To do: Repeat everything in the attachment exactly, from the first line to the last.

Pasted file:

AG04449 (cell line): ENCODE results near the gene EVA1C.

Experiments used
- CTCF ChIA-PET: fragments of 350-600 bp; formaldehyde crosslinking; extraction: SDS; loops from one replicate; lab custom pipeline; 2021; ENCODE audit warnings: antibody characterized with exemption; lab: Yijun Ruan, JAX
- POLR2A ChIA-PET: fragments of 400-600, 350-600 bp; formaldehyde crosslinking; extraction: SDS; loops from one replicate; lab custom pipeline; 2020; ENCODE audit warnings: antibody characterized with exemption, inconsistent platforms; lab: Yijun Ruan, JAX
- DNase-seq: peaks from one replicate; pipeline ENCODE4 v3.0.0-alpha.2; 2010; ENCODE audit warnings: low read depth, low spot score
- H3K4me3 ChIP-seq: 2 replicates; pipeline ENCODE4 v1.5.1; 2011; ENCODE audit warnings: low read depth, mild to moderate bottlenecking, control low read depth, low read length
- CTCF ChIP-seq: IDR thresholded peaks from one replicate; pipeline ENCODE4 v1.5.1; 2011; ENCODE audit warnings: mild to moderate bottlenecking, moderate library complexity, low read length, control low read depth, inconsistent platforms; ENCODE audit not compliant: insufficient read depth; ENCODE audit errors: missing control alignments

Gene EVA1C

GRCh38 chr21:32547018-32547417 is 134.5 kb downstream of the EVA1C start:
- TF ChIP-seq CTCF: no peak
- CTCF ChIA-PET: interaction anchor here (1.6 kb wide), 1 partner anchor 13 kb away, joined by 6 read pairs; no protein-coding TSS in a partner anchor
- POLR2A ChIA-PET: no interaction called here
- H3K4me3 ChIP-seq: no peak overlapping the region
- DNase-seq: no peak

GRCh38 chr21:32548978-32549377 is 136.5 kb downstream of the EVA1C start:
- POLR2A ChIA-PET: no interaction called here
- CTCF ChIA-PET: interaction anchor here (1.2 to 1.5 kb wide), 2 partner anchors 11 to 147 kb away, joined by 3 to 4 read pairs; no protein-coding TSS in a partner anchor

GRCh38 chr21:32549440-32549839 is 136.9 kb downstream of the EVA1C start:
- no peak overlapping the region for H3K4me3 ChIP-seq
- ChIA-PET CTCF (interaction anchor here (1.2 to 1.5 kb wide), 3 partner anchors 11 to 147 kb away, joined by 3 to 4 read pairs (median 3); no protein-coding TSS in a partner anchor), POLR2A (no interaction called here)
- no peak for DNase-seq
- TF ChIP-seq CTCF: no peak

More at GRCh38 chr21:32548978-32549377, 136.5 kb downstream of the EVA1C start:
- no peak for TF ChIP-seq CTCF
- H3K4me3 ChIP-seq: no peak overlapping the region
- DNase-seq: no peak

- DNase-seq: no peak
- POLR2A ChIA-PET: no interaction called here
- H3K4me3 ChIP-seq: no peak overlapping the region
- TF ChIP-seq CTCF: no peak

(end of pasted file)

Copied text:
AG04449 (cell line): ENCODE results near the gene EVA1C.

Experiments used
- CTCF ChIA-PET: fragments of 350-600 bp; formaldehyde crosslinking; extraction: SDS; loops from one replicate; lab custom pipeline; 2021; ENCODE audit warnings: antibody characterized with exemption; lab: Yijun Ruan, JAX
- POLR2A ChIA-PET: fragments of 400-600, 350-600 bp; formaldehyde crosslinking; extraction: SDS; loops from one replicate; lab custom pipeline; 2020; ENCODE audit warnings: antibody characterized with exemption, inconsistent platforms; lab: Yijun Ruan, JAX
- DNase-seq: peaks from one replicate; pipeline ENCODE4 v3.0.0-alpha.2; 2010; ENCODE audit warnings: low read depth, low spot score
- H3K4me3 ChIP-seq: 2 replicates; pipeline ENCODE4 v1.5.1; 2011; ENCODE audit warnings: low read depth, mild to moderate bottlenecking, control low read depth, low read length
- CTCF ChIP-seq: IDR thresholded peaks from one replicate; pipeline ENCODE4 v1.5.1; 2011; ENCODE audit warnings: mild to moderate bottlenecking, moderate library complexity, low read length, control low read depth, inconsistent platforms; ENCODE audit not compliant: insufficient read depth; ENCODE audit errors: missing control alignments

Gene EVA1C

GRCh38 chr21:32547018-32547417 is 134.5 kb downstream of the EVA1C start:
- TF ChIP-seq CTCF: no peak
- CTCF ChIA-PET: interaction anchor here (1.6 kb wide), 1 partner anchor 13 kb away, joined by 6 read pairs; no protein-coding TSS in a partner anchor
- POLR2A ChIA-PET: no interaction called here
- H3K4me3 ChIP-seq: no peak overlapping the region
- DNase-seq: no peak

GRCh38 chr21:32548978-32549377 is 136.5 kb downstream of the EVA1C start:
- POLR2A ChIA-PET: no interaction called here
- CTCF ChIA-PET: interaction anchor here (1.2 to 1.5 kb wide), 2 partner anchors 11 to 147 kb away, joined by 3 to 4 read pairs; no protein-coding TSS in a partner anchor

GRCh38 chr21:32549440-32549839 is 136.9 kb downstream of the EVA1C start:
- no peak overlapping the region for H3K4me3 ChIP-seq
- ChIA-PET CTCF (interaction anchor here (1.2 to 1.5 kb wide), 3 partner anchors 11 to 147 kb away, joined by 3 to 4 read pairs (median 3); no protein-coding TSS in a partner anchor), POLR2A (no interaction called here)
- no peak for DNase-seq
- TF ChIP-seq CTCF: no peak

More at GRCh38 chr21:32548978-32549377, 136.5 kb downstream of the EVA1C start:
- no peak for TF ChIP-seq CTCF
- H3K4me3 ChIP-seq: no peak overlapping the region
- DNase-seq: no peak

- DNase-seq: no peak
- POLR2A ChIA-PET: no interaction called here
- H3K4me3 ChIP-seq: no peak overlapping the region
- TF ChIP-seq CTCF: no peak